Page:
Also based in B.C., mobile accessories and audio products distributor Hitfar has a good presence across all major social media sites: 285 Instagram followers, 1,420 Facebook Likes, 259 LinkedIn followers, 497 YouTube subscribers, and 504 Twitter followers. Olga Romanenko, Marketing Manager, spearheads the marketing team’s initiative to post at least once per week, and says sites like Facebook help establish the company’s personality, message, and credibility across Canada. Social media can also help generate business leads, she notes, giving you more opportunity to convert.
Posts include product photos and videos, blogs, event photos, and contests. In a recent video series celebrating the company’s 30th anniversary, Hitfar representatives meet with friends, retail partners, and employees to share their thoughts on business. Romanenko believes that while having a high number of followers is important, what’s critical is that they represent a reflection of an engaged community.
Building a Social Media Strategy
You can work with third-party companies like TrackMaven, Influitive Marketing, Hootsuite, and TailWind to build a comprehensive strategy for social media. Many Web developers now count social media management as part of their offerings as well.
For those handling things in house, social media can be a massive undertaking, particularly as an added task for an already likely overworked marketing team, or small business owner. But it’s one that, as the companies surveyed above prove, can be done successfully by simply committing some time to keeping on top of things.
While managing pages and accounts is crucial, it’s also about being responsive to customers, clients, and fans, and actively contributing to conversations, on your pages and beyond.
“It’s important,” says Romeo, “that manufacturers are also on their A-game, posting new products online. But us retailers should be liking those, following the manufacturers, and commenting actively on the posts.”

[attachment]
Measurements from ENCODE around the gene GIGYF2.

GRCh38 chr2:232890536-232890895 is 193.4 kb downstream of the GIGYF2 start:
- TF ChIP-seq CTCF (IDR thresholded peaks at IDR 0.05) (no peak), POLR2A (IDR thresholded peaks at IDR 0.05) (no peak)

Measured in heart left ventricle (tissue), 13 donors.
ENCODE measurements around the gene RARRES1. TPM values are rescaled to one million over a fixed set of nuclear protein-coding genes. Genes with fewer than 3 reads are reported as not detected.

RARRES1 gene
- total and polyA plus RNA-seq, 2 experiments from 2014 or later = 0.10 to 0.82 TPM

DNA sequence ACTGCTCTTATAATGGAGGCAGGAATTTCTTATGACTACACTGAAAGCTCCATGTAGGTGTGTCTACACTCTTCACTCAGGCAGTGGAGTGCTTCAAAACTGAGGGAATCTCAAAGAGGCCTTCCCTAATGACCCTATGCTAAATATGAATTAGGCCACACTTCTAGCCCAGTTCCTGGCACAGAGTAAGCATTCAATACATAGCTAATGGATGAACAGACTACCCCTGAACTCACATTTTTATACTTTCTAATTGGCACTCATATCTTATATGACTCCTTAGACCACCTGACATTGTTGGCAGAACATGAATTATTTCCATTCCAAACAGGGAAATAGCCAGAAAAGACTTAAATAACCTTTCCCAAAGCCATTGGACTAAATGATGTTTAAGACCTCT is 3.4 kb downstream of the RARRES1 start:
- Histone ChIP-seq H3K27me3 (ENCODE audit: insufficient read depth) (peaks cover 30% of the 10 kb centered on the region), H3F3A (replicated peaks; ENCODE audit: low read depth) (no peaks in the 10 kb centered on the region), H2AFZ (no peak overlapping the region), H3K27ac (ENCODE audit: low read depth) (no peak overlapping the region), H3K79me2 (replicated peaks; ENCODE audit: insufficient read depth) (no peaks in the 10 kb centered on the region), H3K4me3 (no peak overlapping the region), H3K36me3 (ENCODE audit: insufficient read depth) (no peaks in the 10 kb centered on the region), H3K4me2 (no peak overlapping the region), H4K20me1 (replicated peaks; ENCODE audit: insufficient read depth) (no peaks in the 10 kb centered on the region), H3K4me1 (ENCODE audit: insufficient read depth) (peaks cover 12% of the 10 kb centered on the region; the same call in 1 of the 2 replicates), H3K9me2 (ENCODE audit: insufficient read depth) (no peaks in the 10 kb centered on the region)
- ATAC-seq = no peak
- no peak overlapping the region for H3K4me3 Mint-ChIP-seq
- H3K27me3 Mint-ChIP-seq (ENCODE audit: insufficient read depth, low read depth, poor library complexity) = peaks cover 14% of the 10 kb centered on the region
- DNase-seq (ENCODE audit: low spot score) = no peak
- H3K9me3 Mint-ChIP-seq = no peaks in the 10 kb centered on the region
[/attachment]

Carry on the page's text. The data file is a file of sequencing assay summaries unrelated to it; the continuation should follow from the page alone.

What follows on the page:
He cites an example of when he commented on a post from Klipsch about its Heritage soundbar, which won awards at the Infocomm trade show a few years back, inviting anyone from the Ottawa area to come have a listen is his new showroom. Klipsch replied, congratulating him on the opening, and equally encouraging locals to visit. “I’m hoping we’re going to receive some reciprocal people calling or coming into the shop,” says Romeo, and that his comment encourages others on the conversation string to begin following his account as well.
TrendSpotter is one of many companies that helps brands predict social trends, and monitor things like influencers and hashtags so that companies can not only work on manning their own official accounts, but on being responsive to posts about their brand as well.
“People are there to have their voices heard,” says Friesen, “and we need to speak back to them. We have to make sure that what we’re putting out there, we have the bandwidth to give feedback as well. It’s a privilege to have people comment back at us, and we have to make people feel good about interacting with us. Social media is very community-based.”
Like many others with whom we spoke, Choi says participating in social media helps Staub build a sense of community with its vendors, dealers, and consumers who are interested in AV technology. “We keep our purpose in mind of helping integrators succeed when posting on social media, and the audience in mind in each social media platform when we create and share a post.”
Once you have an active audience you can reach at any moment, the goal, says Sangha, is to continue to grow that community. And to cultivate that, “you have to provide useful and meaningful content that keeps them engaged.”
“People don’t just go to the store and buy anymore,” adds Friesen. “They’re looking on their phones for reviews, and looking to social media to feel better about their purchase, and see if what they’re buying is within their friend circle. We want people to see us on social media and say ‘wow, that’s a really good-looking product and people are using it and talking about it; for people to look on social media and see that there are 4,000 other people who also like this, and ‘here’s this person playing it with their records and they really like it, I think I might like this, too.’”
Friesen admits that while it’s tough to determine strict ROI, Kanto has observed spikes in sales in the months they are more active on social media. And retailers are noticing, too. “They appreciate it,” she says. “I know from speaking with the sales team when they go out and pitch products that retailers are looking at social media, and they are also starting to go on social media [themselves]. And we can help them as well.”
The New (And Very Public) Customer Service Hotline